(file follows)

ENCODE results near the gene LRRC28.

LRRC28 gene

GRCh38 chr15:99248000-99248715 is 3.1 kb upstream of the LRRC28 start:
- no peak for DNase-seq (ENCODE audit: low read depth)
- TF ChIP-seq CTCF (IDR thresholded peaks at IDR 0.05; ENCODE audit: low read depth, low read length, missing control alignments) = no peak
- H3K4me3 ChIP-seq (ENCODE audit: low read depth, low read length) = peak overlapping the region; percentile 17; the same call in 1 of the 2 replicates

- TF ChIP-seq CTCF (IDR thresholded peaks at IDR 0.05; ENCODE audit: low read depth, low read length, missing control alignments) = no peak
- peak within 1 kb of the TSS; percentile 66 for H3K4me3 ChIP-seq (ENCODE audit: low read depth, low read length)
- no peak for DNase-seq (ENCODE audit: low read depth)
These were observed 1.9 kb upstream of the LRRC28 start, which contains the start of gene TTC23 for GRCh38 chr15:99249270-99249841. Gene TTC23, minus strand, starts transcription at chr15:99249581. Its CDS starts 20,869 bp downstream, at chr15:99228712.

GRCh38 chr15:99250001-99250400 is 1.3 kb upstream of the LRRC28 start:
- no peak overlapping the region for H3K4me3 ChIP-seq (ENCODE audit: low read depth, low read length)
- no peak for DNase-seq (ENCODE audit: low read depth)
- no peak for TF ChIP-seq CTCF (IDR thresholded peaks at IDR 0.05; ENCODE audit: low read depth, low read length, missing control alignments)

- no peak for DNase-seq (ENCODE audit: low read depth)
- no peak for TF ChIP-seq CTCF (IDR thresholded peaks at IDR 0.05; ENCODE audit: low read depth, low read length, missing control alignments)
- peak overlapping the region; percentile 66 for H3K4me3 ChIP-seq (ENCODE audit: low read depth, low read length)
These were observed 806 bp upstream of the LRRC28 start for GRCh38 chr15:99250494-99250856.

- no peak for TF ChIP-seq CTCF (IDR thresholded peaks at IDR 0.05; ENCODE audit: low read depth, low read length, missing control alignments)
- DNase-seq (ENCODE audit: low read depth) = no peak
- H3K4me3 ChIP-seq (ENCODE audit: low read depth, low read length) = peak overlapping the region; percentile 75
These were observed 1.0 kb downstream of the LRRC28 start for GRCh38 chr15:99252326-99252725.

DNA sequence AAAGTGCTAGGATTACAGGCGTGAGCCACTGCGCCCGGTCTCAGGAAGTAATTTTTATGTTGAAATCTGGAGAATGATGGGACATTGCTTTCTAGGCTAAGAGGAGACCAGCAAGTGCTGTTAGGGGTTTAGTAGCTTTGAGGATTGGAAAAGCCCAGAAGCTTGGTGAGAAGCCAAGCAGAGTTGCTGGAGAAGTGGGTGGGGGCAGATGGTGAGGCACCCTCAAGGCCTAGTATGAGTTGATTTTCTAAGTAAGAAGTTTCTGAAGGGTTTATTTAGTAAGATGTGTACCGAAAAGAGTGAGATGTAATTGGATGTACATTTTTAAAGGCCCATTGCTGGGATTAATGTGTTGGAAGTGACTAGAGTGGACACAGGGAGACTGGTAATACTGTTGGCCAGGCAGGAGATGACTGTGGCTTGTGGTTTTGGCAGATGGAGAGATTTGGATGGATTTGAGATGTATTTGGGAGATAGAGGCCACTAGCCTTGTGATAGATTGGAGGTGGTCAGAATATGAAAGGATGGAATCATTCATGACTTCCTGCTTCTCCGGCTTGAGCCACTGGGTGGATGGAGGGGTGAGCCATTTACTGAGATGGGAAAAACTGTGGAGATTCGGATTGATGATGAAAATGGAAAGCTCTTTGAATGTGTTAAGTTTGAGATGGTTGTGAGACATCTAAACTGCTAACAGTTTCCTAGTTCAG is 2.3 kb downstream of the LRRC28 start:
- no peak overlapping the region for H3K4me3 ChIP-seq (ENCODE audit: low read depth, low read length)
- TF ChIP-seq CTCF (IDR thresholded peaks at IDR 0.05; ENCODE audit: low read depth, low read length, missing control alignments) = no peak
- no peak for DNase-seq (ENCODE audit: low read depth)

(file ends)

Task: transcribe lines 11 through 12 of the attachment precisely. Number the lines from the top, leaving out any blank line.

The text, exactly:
GRCh38 chr15:99250001-99250400 is 1.3 kb upstream of the LRRC28 start:
- no peak overlapping the region for H3K4me3 ChIP-seq (ENCODE audit: low read depth, low read length)